The Poisson's ratio of a stable, isotropic, linear elastic material will be greater than −1.0 or less than 0.5 because of the requirement for Young's modulus, the shear modulus and bulk modulus to have positive values. Most materials have Poisson's ratio values ranging between 0.0 and 0.5. A perfectly incompressible material deformed elastically at small strains would have a Poisson's ratio of exactly 0.5. Most steels and rigid polymers when used within their design limits (before yield) exhibit values of about 0.3, increasing to 0.5 for post-yield deformation which occurs largely at constant volume. Rubber has a Poisson ratio of nearly 0.5. Cork's Poisson ratio is close to 0, showing very little lateral expansion when compressed. Some materials, e.g. some polymer foams, origami folds, and certain cells can exhibit negative Poisson's ratio, and are referred to as auxetic materials. If these auxetic materials are stretched in one direction, they become thicker in the perpendicular direction. In contrast, some anisotropic materials, such as carbon nanotubes, zigzag-based folded sheet materials, and honeycomb auxetic metamaterials to name a few, can exhibit one or more Poisson's ratios above 0.5 in certain directions.
Assuming that the material is stretched or compressed along the axial direction (the x axis in the diagram below):
- is the resulting Poisson's ratio,
- is transverse strain (negative for axial tension (stretching), positive for axial compression)
- is axial strain (positive for axial tension, negative for axial compression).
For a cube stretched in the x-direction (see figure 1) with a length increase of in the x direction, and a length decrease of in the y and z directions, the infinitesimal diagonal strains are given by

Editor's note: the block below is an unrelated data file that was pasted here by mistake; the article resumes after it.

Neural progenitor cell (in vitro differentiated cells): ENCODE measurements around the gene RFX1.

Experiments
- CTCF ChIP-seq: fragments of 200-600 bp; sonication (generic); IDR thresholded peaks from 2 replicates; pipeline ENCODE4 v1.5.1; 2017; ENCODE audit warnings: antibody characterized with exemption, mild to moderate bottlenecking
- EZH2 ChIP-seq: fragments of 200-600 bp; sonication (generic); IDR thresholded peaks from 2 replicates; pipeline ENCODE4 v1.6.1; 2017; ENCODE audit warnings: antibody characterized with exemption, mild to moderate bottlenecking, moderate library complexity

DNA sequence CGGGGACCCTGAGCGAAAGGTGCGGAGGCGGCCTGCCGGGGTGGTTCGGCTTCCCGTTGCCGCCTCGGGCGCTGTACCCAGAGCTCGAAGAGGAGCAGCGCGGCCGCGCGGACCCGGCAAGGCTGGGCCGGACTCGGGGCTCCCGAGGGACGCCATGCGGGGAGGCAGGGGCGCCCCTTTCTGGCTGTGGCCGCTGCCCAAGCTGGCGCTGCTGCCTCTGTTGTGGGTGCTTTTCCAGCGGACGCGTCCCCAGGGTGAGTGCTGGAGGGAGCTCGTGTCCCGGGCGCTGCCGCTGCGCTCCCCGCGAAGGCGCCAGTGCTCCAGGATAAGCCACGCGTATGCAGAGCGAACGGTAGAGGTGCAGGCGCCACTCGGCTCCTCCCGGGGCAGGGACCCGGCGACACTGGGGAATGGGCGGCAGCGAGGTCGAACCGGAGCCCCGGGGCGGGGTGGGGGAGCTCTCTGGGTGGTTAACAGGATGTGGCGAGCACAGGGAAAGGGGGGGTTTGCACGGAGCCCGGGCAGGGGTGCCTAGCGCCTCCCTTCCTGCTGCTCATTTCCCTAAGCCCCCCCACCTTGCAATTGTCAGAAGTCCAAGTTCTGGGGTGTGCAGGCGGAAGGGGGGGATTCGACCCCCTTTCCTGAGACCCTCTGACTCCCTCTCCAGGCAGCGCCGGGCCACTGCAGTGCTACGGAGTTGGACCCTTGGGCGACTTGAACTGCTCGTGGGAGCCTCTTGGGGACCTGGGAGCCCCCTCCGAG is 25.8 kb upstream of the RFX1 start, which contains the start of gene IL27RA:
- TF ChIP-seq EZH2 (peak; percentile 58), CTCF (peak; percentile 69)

If Poisson's ratio is constant through deformation, integrating these expressions and using the definition of Poisson's ratio gives
Solving and exponentiating, the relationship between and is then
For very small values of and , the first-order approximation yields:
The relative change of volume ΔV/V of a cube due to the stretch of the material can now be calculated. Using and :
Using the above derived relationship between and :
and for very small values of and , the first-order approximation yields:
For isotropic materials we can use Lamé’s relation
where is bulk modulus and is elastic modulus (or Young's modulus).[clarification needed]
Note that isotropic materials must have a Poisson's ratio of . Typical isotropic engineering materials have a Poisson's ratio of .
If a rod with diameter (or width, or thickness) d and length L is subject to tension so that its length will change by ΔL then its diameter d will change by:
The above formula is true only in the case of small deformations; if deformations are large then the following (more precise) formula can be used:
- is original diameter
- is rod diameter change
- is Poisson's ratio
- is original length, before stretch
- is the change of length.
The value is negative because it decreases with increase of length
For a linear isotropic material subjected only to compressive (i.e. normal) forces, the deformation of a material in the direction of one axis will produce a deformation of the material along the other axis in three dimensions. Thus it is possible to generalize Hooke's Law (for compressive forces) into three dimensions:
- , and are strain in the direction of , and axis
- , and are stress in the direction of , and axis
- is Young's modulus (the same in all directions: , and for isotropic materials)
- is Poisson's ratio (the same in all directions: , and for isotropic materials)
these equations can be all synthesized in the following:
In the most general case, also shear stresses will hold as well as normal stresses, and the full generalization of Hooke's law is given by:
where is the Kronecker delta. The Einstein sum convention is usually adopted:
In this case the equation is simply written:
Main article: Orthotropic material
For orthotropic materials such as wood, Hooke's law can be expressed in matrix form as